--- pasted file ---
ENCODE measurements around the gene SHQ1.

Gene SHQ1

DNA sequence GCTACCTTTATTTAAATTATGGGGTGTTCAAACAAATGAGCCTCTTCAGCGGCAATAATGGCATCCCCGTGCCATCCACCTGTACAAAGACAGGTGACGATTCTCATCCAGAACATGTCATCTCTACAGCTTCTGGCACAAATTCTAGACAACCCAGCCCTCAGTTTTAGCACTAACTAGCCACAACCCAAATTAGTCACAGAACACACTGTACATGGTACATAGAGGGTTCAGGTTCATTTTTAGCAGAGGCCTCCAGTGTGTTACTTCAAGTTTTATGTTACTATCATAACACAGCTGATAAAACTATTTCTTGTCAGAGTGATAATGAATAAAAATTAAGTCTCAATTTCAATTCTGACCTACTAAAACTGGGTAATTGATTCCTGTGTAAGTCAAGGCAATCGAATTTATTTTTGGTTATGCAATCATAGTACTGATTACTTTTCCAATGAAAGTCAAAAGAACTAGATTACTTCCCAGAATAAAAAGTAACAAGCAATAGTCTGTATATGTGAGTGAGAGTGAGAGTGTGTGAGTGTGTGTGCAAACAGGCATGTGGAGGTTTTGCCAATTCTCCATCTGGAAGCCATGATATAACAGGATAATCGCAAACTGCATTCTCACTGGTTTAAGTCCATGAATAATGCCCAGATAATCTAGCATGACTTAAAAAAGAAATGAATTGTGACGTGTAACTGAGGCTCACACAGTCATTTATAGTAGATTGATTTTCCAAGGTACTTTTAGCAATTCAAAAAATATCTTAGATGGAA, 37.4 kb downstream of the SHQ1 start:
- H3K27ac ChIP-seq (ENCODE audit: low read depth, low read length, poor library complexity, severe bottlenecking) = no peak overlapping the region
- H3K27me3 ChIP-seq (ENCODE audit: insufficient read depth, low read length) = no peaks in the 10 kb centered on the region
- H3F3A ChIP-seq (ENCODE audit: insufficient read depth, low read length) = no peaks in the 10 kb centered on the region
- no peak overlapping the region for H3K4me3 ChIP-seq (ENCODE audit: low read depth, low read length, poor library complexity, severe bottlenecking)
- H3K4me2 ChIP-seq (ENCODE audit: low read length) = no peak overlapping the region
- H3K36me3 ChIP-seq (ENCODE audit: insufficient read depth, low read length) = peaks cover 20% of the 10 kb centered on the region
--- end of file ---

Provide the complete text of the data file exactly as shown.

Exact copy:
ENCODE measurements around the gene SHQ1.

Gene SHQ1

DNA sequence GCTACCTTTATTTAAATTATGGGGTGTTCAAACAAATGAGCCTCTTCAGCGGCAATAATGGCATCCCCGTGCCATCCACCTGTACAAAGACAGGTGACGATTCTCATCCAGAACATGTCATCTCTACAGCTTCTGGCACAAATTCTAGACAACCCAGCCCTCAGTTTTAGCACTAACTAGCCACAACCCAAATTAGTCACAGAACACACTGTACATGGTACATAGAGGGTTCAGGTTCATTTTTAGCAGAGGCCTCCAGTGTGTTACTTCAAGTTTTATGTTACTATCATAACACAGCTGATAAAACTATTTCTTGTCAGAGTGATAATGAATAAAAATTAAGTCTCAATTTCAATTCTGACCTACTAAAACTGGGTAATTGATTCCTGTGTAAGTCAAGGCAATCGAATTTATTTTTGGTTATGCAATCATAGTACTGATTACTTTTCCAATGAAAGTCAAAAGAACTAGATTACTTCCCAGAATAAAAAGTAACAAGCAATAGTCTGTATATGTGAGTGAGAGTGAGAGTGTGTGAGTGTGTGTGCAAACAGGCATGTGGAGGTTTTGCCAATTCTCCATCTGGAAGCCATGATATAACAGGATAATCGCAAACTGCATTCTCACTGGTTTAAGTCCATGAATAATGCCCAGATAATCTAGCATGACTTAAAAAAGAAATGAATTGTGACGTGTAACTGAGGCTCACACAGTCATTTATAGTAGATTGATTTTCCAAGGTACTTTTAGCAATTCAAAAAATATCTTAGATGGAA, 37.4 kb downstream of the SHQ1 start:
- H3K27ac ChIP-seq (ENCODE audit: low read depth, low read length, poor library complexity, severe bottlenecking) = no peak overlapping the region
- H3K27me3 ChIP-seq (ENCODE audit: insufficient read depth, low read length) = no peaks in the 10 kb centered on the region
- H3F3A ChIP-seq (ENCODE audit: insufficient read depth, low read length) = no peaks in the 10 kb centered on the region
- no peak overlapping the region for H3K4me3 ChIP-seq (ENCODE audit: low read depth, low read length, poor library complexity, severe bottlenecking)
- H3K4me2 ChIP-seq (ENCODE audit: low read length) = no peak overlapping the region
- H3K36me3 ChIP-seq (ENCODE audit: insufficient read depth, low read length) = peaks cover 20% of the 10 kb centered on the region